Health Insurance Basics
What is health insurance? Most simply, health insurance is a contract between you and the insurance company that says that the insurance company will pay a portion of your medical expenses if you get sick, hurt or need an annual checkup and have to visit a doctor’s office or hospital.
Why is it important to have health insurance? Without health insurance, it is more difficult to afford medication and services.
What types of health insurance are there? There are many different types of health insurance companies, programs and plans in the United States, each serving different populations with different needs. Two general categories are:
- Public programs – government-funded programs to help you pay for your medical treatments. Examples include Medicare, Medicaid and Health Insurance Marketplace plans. Each program has different eligibility requirements and application processes.
- Private plans – plans funded by either private insurance companies or private employers. Enrollment requirements and costs are determined by either the insurance company or the private employer.
Finding the Right Plan
Don’t be stumped when it comes time to finding health insurance once you turn 18. Here are some suggestions for finding coverage:
- Stay where you are. If you’re already covered under your parents’ health insurance plan, the Affordable Care Act requires that your insurance company allow you to stay on your parents’ plan until your 26th birthday. Don’t worry though − you don’t have to live with your parents to be on their insurance plan. You can even get married and still qualify!
- College: more than an education. If you are attending or planning to attend college, ask if the school has a student health insurance plan.
- Work for it. If you’re going to be working, look for jobs with health insurance as an employee benefit.
- The government. Both your state and federal government have assistance and insurance options that you can access. See PHA’s Insurance 101 page for more information.
Do a quick search yourself! Find insurance options in your state
Choosing a Health Insurance Plan
Your insurance is going to be most effective (meaning less out-of-pocket costs for you) if it covers (pays for) your prescription medications, doctor’s visits, etc. Call your potential insurance company or read the insurance company’s plan of benefits to find the answers to these important questions:
- Is my current doctor (PH specialist) covered (paid for) by this plan? You’ll want a plan that covers your PH specialist. If you’re planning to transition to an adult specialist, you’ll want to make sure that the plan covers visits to your new specialist.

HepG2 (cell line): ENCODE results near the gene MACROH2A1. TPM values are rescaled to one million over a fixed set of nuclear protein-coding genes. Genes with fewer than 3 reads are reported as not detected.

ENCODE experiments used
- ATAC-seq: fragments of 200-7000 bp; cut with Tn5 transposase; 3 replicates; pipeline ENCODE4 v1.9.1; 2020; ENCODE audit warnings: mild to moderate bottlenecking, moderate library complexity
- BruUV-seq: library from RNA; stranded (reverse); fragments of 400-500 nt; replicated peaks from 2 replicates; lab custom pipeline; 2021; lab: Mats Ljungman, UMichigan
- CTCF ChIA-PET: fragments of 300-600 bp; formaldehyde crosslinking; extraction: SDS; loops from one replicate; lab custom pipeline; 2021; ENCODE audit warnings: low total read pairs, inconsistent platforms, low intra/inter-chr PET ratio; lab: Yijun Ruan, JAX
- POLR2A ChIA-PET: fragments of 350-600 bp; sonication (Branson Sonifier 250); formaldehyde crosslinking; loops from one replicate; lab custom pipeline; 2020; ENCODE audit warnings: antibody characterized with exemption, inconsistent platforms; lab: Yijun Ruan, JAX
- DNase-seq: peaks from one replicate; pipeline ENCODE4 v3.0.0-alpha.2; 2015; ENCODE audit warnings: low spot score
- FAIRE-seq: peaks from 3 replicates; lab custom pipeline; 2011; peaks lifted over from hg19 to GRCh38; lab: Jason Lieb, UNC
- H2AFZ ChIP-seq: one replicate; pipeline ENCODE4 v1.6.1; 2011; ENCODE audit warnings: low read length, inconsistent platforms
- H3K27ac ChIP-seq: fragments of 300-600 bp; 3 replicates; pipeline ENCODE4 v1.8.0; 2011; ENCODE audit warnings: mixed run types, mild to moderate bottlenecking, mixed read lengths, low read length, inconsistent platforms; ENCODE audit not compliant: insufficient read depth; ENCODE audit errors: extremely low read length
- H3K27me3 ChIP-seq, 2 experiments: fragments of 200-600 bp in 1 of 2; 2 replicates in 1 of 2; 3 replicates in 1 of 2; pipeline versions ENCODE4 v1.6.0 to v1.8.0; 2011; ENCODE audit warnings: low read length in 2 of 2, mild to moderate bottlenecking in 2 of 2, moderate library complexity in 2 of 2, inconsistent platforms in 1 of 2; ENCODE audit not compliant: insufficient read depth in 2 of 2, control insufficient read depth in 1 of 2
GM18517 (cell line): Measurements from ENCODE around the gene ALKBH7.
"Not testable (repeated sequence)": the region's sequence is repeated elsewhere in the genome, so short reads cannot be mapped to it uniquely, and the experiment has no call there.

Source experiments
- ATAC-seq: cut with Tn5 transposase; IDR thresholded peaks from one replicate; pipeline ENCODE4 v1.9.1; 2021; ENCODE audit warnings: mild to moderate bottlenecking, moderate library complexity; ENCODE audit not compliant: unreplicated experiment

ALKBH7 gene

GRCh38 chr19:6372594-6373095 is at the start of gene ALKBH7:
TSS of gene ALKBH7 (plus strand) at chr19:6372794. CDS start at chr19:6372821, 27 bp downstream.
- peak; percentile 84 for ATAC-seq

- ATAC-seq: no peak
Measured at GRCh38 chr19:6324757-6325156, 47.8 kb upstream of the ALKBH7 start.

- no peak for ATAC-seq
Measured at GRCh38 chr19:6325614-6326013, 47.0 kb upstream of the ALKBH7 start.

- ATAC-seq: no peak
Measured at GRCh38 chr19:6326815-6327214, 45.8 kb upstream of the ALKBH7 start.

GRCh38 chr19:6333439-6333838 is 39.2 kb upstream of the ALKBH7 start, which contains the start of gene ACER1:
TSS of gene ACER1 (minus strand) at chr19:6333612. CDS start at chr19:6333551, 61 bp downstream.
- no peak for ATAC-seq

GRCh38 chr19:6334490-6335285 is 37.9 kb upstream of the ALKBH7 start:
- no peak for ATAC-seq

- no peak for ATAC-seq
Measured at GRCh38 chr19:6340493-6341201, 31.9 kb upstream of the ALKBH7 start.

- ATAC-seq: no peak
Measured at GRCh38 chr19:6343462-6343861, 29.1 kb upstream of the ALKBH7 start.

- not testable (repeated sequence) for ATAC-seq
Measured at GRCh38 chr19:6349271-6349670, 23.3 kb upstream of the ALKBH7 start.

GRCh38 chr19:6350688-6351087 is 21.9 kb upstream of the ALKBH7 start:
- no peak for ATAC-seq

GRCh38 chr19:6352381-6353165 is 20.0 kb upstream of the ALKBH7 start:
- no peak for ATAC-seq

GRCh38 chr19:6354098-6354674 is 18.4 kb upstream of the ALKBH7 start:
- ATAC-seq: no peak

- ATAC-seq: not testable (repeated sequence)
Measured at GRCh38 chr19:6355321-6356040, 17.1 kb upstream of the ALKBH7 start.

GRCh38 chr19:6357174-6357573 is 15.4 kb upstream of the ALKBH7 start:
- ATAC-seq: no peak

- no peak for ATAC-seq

- Will this plan cover my medications? Check to see if your plan will cover the PH medications you’re currently taking. If you anticipate taking another PH medication in the future, ask if the plan covers these medications as well.
- Is my PH center in-network for this insurance? If your center isn’t in-network, meaning not included in the company’s list of hospitals and doctor’s offices that they contract with, you may have to pay more out-of-pocket or need to obtain prior authorization for their services and tests (even if they’re routine).
- What are the total out-of-pocket costs and can I afford to pay them? Calculate how much you think you’ll pay monthly for medical needs and then ask yourself if you can afford it. Keep in mind:
- Is there a premium (monthly payment) you’ll have to pay to keep the insurance?
- Is there a deductible you’ll have to pay before the plan will start paying for benefits?
- How much will you have to pay each time you see your doctor or fill a prescription?
www.PHAssociation.org/HELP lists resources that may help you reduce your out-of-pocket costs for your PH medication.
- If I were to require a transplant in the future, will this insurance cover organ transplant?
Know Your Health Insurance Rights
Certain laws protect your rights. As you learn how to manage your insurance, keep these laws in mind:
- Americans with Disabilities Act (ADA) prohibits discrimination on the basis of disability in employment, state and local government, public accommodations, commercial facilities, transportation, and telecommunications.
- Affordable Care Act (ACA) is a comprehensive healthcare reform bill enacted in 2010. It prohibits discrimination in health insurance coverage based on pre-existing health conditions, allows young people to stay on a parent’s or guardian’s health insurance until age 26 and establishes the health insurance marketplace for the purchase of individuals health insurance coverage that meet minimum coverage requirements and do not have annual or lifetime benefit caps.
- Consolidated Omnibus Budget Reconciliation Act (COBRA) allows you to temporarily keep your health insurance policy if you are losing or changing jobs.